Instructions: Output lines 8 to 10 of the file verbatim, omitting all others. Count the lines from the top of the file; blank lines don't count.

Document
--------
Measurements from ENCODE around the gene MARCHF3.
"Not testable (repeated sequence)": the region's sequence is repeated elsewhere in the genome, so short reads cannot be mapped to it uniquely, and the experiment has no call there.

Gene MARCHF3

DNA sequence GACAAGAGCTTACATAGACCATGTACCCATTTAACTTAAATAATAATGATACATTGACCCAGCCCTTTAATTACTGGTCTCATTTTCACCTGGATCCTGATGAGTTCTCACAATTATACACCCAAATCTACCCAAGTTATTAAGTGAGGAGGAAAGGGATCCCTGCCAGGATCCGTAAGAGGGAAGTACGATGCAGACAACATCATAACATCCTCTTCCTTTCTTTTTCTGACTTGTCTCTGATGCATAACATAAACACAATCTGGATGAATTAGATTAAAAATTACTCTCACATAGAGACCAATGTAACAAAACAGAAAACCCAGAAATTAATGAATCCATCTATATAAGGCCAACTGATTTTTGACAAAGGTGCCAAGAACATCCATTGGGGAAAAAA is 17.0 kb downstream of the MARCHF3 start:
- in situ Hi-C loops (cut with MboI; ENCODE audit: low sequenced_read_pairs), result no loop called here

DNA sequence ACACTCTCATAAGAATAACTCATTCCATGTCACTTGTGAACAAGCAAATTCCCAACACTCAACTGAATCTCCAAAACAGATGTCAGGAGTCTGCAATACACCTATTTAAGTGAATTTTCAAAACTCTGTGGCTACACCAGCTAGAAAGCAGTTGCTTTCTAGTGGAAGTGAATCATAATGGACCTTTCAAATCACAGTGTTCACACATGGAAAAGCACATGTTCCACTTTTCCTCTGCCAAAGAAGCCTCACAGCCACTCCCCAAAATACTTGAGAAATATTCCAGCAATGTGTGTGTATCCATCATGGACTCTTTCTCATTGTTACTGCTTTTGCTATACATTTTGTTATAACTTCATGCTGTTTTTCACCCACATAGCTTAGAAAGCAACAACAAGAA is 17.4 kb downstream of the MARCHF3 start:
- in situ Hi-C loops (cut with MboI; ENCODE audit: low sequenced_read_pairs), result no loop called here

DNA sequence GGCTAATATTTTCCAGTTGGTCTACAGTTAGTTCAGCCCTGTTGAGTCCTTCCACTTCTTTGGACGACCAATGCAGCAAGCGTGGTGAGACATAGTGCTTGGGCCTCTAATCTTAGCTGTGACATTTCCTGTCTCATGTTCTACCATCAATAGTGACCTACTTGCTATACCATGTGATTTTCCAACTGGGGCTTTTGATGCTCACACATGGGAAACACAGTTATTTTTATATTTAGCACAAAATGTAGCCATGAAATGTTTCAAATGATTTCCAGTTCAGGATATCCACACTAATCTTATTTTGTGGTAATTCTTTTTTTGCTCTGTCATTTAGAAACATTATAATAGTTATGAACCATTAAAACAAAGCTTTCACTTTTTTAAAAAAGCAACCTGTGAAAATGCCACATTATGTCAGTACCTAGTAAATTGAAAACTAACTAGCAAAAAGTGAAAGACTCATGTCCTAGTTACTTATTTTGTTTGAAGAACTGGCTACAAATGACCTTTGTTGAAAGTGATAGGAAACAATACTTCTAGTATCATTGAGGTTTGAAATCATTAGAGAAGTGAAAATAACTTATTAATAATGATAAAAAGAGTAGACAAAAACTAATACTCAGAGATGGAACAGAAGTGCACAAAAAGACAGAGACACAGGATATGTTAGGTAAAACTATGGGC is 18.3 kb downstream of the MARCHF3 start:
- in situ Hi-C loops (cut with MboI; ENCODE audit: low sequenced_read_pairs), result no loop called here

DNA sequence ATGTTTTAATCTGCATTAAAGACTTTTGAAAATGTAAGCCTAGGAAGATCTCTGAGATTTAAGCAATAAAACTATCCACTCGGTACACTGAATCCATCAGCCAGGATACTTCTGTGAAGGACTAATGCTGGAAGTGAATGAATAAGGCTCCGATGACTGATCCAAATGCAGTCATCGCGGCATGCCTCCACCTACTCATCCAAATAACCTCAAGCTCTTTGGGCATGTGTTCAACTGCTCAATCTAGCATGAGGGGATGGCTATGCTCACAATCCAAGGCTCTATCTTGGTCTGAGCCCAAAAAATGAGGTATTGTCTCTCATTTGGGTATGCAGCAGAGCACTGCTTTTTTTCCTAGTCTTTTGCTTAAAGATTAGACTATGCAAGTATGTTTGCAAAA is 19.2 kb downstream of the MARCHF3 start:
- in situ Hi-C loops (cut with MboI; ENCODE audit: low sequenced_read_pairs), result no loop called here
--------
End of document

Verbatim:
DNA sequence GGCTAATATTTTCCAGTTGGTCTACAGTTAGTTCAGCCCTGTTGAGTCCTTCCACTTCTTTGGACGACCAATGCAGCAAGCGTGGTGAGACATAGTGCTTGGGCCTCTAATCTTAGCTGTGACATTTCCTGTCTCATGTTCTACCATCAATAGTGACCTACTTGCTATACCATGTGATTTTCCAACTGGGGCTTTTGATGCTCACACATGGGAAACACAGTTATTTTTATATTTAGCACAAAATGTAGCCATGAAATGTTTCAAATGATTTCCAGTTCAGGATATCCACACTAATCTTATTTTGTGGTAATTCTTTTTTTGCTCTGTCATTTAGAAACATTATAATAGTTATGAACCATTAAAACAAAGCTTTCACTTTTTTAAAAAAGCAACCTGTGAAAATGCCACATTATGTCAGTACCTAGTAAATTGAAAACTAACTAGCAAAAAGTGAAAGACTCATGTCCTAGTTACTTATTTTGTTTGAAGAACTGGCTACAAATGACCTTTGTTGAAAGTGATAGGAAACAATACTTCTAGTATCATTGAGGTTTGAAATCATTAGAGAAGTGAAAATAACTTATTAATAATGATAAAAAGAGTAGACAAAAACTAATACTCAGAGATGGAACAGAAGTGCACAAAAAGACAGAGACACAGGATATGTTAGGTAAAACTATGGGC is 18.3 kb downstream of the MARCHF3 start:
- in situ Hi-C loops (cut with MboI; ENCODE audit: low sequenced_read_pairs), result no loop called here

DNA sequence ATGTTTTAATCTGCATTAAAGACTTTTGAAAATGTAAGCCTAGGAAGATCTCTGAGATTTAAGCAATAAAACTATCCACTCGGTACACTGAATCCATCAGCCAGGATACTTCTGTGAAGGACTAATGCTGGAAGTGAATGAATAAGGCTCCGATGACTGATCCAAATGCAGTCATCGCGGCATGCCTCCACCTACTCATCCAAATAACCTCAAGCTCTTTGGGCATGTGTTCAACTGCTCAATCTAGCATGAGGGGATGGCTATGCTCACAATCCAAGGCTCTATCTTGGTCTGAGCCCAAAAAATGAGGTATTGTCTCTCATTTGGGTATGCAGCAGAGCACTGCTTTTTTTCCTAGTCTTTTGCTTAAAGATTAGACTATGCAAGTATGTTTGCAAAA is 19.2 kb downstream of the MARCHF3 start: